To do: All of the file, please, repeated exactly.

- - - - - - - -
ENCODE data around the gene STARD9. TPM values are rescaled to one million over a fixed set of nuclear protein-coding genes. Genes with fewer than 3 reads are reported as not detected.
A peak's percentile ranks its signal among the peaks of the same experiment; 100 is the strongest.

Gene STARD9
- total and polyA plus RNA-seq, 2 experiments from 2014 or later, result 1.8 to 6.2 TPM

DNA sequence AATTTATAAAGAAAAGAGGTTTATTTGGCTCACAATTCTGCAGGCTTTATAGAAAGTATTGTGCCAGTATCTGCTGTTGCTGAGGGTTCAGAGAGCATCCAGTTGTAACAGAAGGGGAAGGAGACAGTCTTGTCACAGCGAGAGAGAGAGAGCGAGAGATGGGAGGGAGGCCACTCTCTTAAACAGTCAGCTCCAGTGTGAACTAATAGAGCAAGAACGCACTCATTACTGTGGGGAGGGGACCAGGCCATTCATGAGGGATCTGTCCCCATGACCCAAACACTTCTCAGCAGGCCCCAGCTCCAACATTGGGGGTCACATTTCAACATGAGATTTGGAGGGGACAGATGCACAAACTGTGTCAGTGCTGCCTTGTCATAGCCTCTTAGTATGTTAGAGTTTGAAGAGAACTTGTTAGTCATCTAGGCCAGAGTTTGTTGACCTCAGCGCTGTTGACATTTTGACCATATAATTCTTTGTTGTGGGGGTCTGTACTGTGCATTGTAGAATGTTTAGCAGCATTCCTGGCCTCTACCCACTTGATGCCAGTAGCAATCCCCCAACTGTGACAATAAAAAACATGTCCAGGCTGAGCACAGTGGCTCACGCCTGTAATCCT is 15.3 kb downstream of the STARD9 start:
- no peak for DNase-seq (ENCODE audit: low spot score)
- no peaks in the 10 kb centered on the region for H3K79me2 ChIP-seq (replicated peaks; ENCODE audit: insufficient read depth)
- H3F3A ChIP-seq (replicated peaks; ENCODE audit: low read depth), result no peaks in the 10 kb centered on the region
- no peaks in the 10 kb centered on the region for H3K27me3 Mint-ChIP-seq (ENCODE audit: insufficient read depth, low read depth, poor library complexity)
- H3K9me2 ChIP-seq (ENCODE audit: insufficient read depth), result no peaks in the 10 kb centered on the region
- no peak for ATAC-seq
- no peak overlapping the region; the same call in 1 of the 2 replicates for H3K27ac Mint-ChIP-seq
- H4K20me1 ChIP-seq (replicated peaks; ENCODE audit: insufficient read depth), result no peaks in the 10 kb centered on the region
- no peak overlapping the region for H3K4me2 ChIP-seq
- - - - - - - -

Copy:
ENCODE data around the gene STARD9. TPM values are rescaled to one million over a fixed set of nuclear protein-coding genes. Genes with fewer than 3 reads are reported as not detected.
A peak's percentile ranks its signal among the peaks of the same experiment; 100 is the strongest.

Gene STARD9
- total and polyA plus RNA-seq, 2 experiments from 2014 or later, result 1.8 to 6.2 TPM

DNA sequence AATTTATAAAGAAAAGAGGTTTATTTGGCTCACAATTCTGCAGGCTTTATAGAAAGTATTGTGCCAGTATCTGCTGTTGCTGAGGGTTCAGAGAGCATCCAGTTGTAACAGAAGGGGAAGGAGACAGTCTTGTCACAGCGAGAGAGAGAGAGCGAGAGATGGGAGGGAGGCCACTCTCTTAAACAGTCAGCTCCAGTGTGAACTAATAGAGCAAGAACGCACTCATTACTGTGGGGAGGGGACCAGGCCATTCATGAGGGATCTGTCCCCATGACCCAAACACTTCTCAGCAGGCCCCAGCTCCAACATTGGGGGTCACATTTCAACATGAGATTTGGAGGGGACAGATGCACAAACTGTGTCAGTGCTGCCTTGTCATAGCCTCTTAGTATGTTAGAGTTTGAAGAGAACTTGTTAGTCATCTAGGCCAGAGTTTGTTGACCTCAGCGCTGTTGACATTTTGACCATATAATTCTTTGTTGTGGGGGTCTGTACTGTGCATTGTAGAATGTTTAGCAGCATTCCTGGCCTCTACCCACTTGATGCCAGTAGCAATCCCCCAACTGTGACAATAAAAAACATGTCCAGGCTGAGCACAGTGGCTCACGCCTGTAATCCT is 15.3 kb downstream of the STARD9 start:
- no peak for DNase-seq (ENCODE audit: low spot score)
- no peaks in the 10 kb centered on the region for H3K79me2 ChIP-seq (replicated peaks; ENCODE audit: insufficient read depth)
- H3F3A ChIP-seq (replicated peaks; ENCODE audit: low read depth), result no peaks in the 10 kb centered on the region
- no peaks in the 10 kb centered on the region for H3K27me3 Mint-ChIP-seq (ENCODE audit: insufficient read depth, low read depth, poor library complexity)
- H3K9me2 ChIP-seq (ENCODE audit: insufficient read depth), result no peaks in the 10 kb centered on the region
- no peak for ATAC-seq
- no peak overlapping the region; the same call in 1 of the 2 replicates for H3K27ac Mint-ChIP-seq
- H4K20me1 ChIP-seq (replicated peaks; ENCODE audit: insufficient read depth), result no peaks in the 10 kb centered on the region
- no peak overlapping the region for H3K4me2 ChIP-seq